What ordinary people can do to protect themselves is to block spyware and all other software programs similar to it like adware and malware. This can easily be done by availing adware and spyware blocker programs online. The role of these blocking programs include to remove or disable existing spyware programs or to avoid the installation of these malicious software programs.
Spyware, adware, malware are not like virus or worms that self replicate but they can be just as hassle as their counterparts for whoever wants to be disrupted of their normal personal computer activities. One of the more popular hassles cause by these infectious software programs is the slowness of the computer which can really be annoying because when you are at work you tend to want to finish things quick not just because you are required but also because you want more done or you want to be able to go home early.
In some infections, spyware is not even evident as the bad guy so it can get away with its crime. It is best then to have a ready blocker to at least do something for preventing any infection to occur in the first place.

James Murray is a successful writer and online gambling expert providing valuable tips and advice for those interested in gambling and online gambling strategies. His numerous articles found on the Internet ,provide useful and factual gambling information and insight.

Westchester, IL (PRWEB) March 16, 2009 —Social engineering is evolving so rapidly that technology solutions, security policies, and operational procedures alone cannot protect critical resources. Even with these safeguards, hackers commonly are able to get employees into compromising corporate security. Victims, most often than not, unknowingly provide the sensitive information needed to bypass network security and at times even unlock workplace doors for strangers. While attacks on human judgment is a possibility for even the best network defence systems, companies can mitigate the risk of social engineering with an active security culture that evolves as the threat landscape changes. Gartner reported in 2004 that the greatest security risk over the next 10 years will be the increased use of Social Engineering (SE) to bypass IT security defences. Most have seen the proliferation of SE attacks especially when it comes to phishing and its many variants. And with many high profile cases like Paris Hilton’s cell phone, Sarah Palin’s email account, Madoff’s ponzi scheme and the campaigns of both Obama and McCain being compromised, the predictions are proving to be correct.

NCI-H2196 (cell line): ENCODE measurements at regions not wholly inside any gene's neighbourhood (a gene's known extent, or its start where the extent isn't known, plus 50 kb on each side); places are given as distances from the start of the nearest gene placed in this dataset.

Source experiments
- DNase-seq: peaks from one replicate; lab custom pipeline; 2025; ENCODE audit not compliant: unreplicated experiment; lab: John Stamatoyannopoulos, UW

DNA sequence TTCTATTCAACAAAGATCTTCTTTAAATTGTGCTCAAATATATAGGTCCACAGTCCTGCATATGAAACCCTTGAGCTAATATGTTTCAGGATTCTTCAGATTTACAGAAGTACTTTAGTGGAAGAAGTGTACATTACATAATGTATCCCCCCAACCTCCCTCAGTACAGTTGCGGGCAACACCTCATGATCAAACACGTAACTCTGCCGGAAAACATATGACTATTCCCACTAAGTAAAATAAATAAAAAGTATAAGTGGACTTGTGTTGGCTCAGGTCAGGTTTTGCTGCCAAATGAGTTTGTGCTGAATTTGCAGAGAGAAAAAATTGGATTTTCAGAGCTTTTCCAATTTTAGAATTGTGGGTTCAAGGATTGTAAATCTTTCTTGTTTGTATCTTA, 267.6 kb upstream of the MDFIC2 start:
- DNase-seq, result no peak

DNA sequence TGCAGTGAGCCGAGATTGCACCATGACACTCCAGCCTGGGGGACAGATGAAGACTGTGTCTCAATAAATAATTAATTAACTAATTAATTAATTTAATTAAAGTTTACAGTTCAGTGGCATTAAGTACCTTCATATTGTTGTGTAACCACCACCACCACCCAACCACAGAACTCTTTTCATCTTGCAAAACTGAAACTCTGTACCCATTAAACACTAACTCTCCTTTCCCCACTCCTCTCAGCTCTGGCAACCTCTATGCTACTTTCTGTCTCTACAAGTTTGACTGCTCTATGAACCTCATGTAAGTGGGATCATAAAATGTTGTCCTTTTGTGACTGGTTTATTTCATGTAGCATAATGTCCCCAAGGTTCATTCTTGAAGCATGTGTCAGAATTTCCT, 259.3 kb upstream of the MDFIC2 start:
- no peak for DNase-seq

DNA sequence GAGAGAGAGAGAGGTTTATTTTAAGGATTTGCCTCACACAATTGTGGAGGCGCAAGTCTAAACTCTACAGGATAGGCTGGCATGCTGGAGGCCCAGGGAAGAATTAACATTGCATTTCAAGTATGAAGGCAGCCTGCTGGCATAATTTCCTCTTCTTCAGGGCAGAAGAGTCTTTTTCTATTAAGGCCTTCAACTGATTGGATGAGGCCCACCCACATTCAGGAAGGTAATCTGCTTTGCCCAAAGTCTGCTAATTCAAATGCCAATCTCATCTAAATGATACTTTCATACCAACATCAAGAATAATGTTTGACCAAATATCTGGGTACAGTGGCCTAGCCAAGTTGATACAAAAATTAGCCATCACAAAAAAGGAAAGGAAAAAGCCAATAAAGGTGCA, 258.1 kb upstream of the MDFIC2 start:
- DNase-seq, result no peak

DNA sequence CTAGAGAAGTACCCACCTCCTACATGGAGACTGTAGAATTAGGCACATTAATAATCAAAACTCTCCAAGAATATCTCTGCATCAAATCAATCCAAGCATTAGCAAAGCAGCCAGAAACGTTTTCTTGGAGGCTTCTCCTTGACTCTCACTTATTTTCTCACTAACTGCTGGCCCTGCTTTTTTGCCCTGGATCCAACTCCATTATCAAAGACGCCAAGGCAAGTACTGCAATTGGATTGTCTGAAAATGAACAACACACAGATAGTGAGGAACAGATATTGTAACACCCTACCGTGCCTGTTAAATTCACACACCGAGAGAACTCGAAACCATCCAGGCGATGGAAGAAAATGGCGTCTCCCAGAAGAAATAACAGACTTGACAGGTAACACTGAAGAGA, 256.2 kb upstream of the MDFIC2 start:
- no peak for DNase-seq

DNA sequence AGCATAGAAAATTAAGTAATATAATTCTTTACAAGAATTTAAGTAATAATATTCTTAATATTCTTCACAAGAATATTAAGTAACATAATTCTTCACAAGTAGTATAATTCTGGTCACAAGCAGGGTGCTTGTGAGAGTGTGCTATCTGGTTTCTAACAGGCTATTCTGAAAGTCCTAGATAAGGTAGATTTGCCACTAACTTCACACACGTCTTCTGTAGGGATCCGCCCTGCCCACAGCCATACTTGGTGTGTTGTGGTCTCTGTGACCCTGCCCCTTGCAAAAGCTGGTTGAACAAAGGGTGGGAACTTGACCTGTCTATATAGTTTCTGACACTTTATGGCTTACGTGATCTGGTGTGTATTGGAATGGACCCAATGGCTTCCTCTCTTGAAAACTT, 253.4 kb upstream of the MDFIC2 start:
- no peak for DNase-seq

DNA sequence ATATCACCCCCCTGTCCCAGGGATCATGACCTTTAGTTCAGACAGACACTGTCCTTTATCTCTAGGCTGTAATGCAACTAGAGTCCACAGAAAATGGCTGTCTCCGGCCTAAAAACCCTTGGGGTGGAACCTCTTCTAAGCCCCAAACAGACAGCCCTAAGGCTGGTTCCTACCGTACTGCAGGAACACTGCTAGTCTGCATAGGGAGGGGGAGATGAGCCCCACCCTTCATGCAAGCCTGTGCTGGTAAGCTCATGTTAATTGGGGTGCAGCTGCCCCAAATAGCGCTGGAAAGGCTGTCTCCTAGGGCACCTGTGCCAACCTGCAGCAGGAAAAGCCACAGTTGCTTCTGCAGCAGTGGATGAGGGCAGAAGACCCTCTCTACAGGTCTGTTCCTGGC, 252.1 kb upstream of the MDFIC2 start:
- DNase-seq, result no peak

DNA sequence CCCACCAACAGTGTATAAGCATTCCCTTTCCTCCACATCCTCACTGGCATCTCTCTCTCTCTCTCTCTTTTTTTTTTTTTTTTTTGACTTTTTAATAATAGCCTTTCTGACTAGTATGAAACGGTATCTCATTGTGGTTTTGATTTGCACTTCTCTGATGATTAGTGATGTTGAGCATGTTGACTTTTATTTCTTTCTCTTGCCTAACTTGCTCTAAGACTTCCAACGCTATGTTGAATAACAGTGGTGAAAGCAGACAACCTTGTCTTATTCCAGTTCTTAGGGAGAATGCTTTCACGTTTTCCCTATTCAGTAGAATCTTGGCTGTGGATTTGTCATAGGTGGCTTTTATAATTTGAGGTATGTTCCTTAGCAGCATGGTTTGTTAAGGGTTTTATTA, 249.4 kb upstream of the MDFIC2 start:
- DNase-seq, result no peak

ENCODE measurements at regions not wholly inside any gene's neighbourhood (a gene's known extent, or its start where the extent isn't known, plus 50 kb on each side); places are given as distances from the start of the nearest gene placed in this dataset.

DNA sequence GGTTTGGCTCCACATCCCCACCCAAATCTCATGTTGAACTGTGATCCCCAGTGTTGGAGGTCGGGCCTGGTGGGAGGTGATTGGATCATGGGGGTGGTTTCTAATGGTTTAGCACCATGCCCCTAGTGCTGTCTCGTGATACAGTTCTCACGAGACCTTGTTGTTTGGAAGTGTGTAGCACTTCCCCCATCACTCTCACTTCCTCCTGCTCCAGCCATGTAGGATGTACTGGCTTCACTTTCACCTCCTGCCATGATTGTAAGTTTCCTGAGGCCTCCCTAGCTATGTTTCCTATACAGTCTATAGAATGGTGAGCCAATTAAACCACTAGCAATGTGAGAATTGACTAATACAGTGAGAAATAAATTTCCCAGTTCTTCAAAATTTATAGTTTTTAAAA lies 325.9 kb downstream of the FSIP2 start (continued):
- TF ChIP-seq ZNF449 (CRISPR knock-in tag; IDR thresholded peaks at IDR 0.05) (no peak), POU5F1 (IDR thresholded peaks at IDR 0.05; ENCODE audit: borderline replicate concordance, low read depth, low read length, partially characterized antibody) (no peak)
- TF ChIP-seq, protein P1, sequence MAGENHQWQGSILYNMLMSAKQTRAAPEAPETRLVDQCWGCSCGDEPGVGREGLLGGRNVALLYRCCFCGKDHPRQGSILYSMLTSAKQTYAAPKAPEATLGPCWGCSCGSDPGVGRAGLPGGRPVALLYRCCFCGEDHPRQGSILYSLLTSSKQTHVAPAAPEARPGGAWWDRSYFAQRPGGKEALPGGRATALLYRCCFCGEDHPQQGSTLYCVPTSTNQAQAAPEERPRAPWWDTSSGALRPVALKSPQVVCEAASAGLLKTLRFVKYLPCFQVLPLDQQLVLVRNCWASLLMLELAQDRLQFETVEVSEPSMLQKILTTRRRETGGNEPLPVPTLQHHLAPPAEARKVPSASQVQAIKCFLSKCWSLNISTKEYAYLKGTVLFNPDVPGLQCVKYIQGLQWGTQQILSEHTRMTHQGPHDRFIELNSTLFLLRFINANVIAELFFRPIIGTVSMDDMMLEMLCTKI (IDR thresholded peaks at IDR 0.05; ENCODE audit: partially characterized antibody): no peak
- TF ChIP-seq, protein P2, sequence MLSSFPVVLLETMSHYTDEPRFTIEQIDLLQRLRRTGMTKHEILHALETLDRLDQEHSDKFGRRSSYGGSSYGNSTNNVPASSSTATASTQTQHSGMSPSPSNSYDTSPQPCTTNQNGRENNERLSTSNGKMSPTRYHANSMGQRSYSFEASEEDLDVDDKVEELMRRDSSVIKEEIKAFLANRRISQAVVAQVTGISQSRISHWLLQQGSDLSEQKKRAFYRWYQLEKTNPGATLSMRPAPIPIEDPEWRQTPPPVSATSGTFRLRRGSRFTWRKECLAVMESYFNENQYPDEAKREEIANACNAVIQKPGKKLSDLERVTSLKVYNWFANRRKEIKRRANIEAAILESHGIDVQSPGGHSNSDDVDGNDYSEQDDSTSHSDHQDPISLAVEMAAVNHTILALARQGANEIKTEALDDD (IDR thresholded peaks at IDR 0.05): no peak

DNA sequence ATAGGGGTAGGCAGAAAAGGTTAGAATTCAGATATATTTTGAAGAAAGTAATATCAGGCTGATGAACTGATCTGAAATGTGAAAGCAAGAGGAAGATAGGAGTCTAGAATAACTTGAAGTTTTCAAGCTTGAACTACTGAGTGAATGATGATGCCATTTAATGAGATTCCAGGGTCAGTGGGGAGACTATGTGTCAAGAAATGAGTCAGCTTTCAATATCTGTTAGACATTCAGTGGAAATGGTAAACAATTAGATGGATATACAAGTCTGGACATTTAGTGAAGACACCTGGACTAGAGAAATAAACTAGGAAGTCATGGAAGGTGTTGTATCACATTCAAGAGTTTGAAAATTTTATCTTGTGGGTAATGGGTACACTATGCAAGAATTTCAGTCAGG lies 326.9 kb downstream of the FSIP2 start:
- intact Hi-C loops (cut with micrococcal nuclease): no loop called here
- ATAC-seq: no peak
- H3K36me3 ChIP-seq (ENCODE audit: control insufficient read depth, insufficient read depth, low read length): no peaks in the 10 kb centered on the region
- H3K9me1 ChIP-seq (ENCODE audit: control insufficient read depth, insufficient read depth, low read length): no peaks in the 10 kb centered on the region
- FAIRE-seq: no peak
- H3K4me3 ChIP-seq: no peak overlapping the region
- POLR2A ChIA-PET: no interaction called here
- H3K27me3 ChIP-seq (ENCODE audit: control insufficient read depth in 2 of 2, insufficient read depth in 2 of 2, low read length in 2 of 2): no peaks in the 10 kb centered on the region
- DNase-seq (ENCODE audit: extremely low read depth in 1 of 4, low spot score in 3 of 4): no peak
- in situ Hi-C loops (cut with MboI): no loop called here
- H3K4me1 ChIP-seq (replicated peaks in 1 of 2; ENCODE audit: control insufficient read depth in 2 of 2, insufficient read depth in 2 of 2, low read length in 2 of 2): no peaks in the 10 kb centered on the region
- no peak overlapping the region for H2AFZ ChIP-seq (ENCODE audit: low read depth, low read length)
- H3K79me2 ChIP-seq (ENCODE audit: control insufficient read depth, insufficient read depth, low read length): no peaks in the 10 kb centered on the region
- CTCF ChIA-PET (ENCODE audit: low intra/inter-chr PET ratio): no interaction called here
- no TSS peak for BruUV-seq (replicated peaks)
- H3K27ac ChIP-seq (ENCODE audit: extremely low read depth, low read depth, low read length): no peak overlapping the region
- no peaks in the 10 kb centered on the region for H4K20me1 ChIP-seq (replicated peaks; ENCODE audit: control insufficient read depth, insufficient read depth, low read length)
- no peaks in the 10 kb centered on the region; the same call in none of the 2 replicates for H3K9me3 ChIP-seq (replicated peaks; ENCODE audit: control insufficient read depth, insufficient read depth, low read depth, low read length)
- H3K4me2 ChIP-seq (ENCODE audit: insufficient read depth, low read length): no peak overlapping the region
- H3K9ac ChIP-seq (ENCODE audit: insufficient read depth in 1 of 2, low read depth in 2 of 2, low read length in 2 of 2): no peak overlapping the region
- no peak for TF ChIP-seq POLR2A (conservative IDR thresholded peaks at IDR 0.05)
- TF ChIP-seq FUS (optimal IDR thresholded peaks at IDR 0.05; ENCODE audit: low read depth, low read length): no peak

A security-aware culture must include ongoing training that consistently informs employees about the latest security threats, along with policies and procedures that reflect the overall vision and mission of corporate information security. This emphasis on security helps employees understand the potential risk of social-engineering threats, how they can prevent successful attacks, and why their role within the security culture is so important to corporate health. Employees who are aware of security issues are better equipped to recognize and avoid the rapidly changing and increasingly sophisticated social-engineering attacks, and hence are more willing to take ownership of security responsibilities.

So ChicagoCon is introducing this bi-annual security event which has this completely original, highly technical and simplified, relevant 5-Day course, the Social Engineering Master Class (http://www.chicagocon.com/2009s/semasterclass.html), developed and taught by world-renowned social engineers, Chris Nickerson of TruTV’s Tiger Team and noted expert and international speaker, Mike Murray.

ChicagoCon (http://www.chicagocon.com) is a security event with 2 distinct components, training and a conference, both of which have a focus on Ethical Hacking. Ethical Hacking is defined as Ethical hacking is also known as penetration testing, intrusion testing, and red teaming. It is conducted by ethical hackers to find possible problems in the system.. The Spring Edition is set for May 2009. And without an exhibit hall full of vultures, the attendees are free to learn from the pros and network with peers to advance their practical knowledge and ultimately their careers.

Here’s the schedule in a nutshell:

Friday May 8

2:00 PM – Keynote: Raffael Marty, Chief Security Strategist for Splunk
3:00 PM – Ryan Jones, Lares Consulting
4:00 PM – Tim Rosenberg, White Wolf Security
5:00 PM – Pizza Party
6:00 PM – CtF Sponsored by Core Security

Saturday May 9

9:00 AM – Keynote: Dr. Marc Rogers, Cyber Forensics Program at Purdue